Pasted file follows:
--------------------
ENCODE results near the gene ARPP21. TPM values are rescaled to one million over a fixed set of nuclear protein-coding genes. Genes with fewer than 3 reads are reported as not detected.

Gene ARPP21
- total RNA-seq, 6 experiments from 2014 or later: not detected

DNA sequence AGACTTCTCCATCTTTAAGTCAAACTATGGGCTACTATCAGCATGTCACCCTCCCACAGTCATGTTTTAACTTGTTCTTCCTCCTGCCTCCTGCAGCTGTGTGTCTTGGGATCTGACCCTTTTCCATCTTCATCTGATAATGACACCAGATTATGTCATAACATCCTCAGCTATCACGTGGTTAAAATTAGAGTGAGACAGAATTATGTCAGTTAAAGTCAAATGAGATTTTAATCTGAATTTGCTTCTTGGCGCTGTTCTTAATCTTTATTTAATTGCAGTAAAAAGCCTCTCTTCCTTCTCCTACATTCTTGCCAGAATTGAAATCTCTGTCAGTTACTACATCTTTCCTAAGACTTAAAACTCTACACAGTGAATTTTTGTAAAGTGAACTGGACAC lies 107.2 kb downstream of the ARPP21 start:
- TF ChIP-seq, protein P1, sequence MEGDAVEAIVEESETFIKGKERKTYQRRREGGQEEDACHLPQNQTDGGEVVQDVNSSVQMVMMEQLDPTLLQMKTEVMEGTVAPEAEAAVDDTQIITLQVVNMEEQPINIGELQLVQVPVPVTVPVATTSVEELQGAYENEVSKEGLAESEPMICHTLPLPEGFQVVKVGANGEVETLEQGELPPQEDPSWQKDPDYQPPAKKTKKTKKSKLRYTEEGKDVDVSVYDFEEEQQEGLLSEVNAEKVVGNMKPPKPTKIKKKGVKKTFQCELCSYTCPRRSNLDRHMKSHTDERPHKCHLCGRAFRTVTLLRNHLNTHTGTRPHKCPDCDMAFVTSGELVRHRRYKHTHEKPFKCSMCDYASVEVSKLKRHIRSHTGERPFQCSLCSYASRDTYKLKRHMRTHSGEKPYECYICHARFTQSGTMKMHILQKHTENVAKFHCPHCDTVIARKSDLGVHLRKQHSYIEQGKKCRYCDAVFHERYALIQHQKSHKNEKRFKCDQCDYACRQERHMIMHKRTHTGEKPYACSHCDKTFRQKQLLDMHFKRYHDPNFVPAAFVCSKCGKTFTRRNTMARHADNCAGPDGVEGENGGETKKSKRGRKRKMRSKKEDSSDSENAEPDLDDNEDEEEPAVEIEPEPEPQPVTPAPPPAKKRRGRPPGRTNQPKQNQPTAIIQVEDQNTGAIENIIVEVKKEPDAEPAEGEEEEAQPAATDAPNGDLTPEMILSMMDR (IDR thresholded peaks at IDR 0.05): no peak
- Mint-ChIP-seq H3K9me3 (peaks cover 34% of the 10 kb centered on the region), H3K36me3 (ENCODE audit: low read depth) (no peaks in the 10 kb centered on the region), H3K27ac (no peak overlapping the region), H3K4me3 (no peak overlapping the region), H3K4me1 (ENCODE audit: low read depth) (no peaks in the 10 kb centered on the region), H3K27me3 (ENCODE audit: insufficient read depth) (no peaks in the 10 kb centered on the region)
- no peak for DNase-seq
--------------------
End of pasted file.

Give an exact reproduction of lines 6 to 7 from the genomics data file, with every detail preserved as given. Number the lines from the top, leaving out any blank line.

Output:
- Mint-ChIP-seq H3K9me3 (peaks cover 34% of the 10 kb centered on the region), H3K36me3 (ENCODE audit: low read depth) (no peaks in the 10 kb centered on the region), H3K27ac (no peak overlapping the region), H3K4me3 (no peak overlapping the region), H3K4me1 (ENCODE audit: low read depth) (no peaks in the 10 kb centered on the region), H3K27me3 (ENCODE audit: insufficient read depth) (no peaks in the 10 kb centered on the region)
- no peak for DNase-seq